The latest science news and developments - from space, to physics, chemistry, zoology, astronomy, and earth sciences

Coin toss: Science explains which side is the winning side

oin tossing has been a common practice since ancient times.


Dancing with the Stars: Scientists spot 6 planets with dance-like orbit

The six exoplanets orbit a star around 100 light years away and have been orbiting with dance-like synchronicity for billions of years, never once changing.


Bacterial spores that hibernate millions of years offer key insights into evolution

A new study at the Hebrew University of Jerusalem (HU) discovered key insights into bacterial spores' evolutionary strategies

Beersheba’s Hagar bilingual school

The unexpected benefits of being bilingual - study

Florida research studied between those who speak two languages and those who speak one and found that the bilingual brain may be better at ignoring irrelevant info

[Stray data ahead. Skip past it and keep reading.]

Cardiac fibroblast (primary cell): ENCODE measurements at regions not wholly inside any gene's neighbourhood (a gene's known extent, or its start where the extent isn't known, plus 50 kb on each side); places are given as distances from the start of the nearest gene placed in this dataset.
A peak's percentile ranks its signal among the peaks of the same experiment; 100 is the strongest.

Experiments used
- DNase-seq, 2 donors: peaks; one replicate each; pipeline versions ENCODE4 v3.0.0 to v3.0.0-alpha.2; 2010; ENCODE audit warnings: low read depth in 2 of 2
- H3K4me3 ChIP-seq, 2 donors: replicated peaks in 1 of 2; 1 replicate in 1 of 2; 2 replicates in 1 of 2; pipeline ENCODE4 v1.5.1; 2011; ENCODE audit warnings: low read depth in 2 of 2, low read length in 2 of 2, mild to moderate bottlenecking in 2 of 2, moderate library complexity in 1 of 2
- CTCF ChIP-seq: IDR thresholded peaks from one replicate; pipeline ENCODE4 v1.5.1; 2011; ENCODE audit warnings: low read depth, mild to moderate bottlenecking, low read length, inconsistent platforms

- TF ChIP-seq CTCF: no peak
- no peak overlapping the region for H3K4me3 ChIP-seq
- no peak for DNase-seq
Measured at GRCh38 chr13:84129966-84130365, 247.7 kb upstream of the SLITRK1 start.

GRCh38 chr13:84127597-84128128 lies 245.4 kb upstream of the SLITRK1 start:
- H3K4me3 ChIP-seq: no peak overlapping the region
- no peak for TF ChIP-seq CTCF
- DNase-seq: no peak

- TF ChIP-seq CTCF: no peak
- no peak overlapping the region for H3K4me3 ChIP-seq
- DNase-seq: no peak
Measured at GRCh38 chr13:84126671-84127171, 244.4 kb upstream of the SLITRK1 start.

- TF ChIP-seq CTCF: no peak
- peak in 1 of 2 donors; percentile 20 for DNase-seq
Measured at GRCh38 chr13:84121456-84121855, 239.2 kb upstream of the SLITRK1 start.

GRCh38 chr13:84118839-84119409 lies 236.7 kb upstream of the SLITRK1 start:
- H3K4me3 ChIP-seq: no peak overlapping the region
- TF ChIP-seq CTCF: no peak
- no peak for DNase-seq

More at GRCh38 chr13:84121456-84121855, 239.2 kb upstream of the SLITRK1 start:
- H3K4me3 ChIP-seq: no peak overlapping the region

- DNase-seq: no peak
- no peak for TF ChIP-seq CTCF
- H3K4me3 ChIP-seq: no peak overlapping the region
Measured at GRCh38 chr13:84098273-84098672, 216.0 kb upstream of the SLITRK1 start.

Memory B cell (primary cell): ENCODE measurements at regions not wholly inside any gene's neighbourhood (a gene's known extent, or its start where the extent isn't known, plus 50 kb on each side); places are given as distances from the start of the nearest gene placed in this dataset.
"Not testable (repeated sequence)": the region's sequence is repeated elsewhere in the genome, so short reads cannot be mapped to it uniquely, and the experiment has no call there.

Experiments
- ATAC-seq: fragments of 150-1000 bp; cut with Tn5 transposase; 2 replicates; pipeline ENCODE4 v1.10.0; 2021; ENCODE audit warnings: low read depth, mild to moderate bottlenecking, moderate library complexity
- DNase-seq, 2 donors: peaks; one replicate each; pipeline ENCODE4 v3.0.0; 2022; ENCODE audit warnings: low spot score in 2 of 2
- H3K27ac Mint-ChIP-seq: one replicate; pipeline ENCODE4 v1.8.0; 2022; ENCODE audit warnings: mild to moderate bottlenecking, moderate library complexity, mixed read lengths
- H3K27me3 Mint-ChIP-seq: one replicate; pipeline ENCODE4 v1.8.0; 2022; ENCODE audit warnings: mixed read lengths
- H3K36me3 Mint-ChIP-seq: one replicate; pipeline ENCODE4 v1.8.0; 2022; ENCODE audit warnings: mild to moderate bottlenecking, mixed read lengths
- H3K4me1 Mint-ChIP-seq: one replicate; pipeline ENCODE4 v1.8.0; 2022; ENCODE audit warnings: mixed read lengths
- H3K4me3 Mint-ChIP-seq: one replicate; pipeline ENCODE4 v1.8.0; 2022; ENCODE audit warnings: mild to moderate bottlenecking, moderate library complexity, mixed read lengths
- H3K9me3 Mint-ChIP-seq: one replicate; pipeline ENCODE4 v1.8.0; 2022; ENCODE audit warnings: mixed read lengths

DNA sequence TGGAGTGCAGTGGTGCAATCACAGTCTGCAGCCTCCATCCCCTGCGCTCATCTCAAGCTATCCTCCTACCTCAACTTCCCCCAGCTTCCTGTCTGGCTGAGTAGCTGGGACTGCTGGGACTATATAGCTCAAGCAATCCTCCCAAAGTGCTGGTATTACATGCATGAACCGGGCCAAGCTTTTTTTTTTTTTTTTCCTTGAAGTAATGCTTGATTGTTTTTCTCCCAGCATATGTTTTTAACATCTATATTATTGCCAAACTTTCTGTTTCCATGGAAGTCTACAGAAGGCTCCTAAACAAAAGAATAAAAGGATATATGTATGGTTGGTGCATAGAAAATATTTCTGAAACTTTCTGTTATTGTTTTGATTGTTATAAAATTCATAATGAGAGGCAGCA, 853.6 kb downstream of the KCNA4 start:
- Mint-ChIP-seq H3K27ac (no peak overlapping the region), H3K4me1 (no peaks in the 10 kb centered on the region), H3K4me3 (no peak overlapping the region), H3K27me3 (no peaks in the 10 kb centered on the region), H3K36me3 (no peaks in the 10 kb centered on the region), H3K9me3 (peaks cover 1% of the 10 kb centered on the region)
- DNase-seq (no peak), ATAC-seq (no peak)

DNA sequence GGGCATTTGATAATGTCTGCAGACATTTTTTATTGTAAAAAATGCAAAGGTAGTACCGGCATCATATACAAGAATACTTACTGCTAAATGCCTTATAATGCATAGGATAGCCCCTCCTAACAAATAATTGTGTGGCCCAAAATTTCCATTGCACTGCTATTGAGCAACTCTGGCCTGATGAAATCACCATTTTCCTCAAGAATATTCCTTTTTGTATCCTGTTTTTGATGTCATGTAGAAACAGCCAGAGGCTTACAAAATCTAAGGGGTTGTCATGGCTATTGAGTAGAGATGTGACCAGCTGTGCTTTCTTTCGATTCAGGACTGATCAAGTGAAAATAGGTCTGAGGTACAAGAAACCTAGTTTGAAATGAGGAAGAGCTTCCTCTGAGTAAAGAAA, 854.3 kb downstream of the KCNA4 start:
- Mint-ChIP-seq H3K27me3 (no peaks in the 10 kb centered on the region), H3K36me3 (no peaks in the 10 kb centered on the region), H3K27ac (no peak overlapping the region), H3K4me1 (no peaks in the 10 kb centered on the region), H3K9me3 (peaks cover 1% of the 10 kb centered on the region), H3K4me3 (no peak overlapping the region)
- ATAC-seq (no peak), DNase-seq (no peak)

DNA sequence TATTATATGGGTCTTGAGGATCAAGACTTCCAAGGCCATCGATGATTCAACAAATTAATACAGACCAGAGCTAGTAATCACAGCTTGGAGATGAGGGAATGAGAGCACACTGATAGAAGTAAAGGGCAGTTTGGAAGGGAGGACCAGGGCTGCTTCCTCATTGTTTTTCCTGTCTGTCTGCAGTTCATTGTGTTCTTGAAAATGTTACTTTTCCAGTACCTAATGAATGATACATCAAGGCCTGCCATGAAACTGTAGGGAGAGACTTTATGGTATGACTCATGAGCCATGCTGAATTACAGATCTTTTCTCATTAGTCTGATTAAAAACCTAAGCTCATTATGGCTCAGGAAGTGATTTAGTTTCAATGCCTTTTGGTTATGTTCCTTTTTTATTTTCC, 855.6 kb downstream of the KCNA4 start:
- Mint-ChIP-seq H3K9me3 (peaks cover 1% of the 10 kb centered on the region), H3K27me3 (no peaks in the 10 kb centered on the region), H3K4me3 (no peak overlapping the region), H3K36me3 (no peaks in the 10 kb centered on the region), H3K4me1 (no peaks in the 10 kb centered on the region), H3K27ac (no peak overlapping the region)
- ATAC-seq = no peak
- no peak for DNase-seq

Without eyes, how do plants determine where light is coming from?

As seedlings emerge, their embryonic stems unfold and extend as they grow toward light.

Scientists identify new dinosaur species from footprints in Brazil

The new species, called Farlowichnus rapidus, was a small carnivorous animal about the size of a modern-day seriema bird, or about 60-90 cm (2-3 feet) tall, according to researchers.


Solar farms in dry regions better for climate change than planting trees - study

Cutting down tropical evergreen forests has played a major role in worsening the climate crisis.


Blinking could provide clues to human response under stress

By analyzing the behavior of politicians and game show contestants, researchers can study human physiology under conditions of stress that would be impossible to reproduce in the lab.

Terrorism worries those with authoritarian views more than pandemics - study

A study examines why people with authoritarian views have different desires for government intervention when it comes to public health versus public safety.

Pseudoscorpions of Israel: Two new family records discovered by Hebrew University entomologists

Pseudoscorpions aren't harmful to humans, and are even beneficial because they feed on caterpillars, flies, ants, beetle larvae, and carpet- and book-lice larvae.

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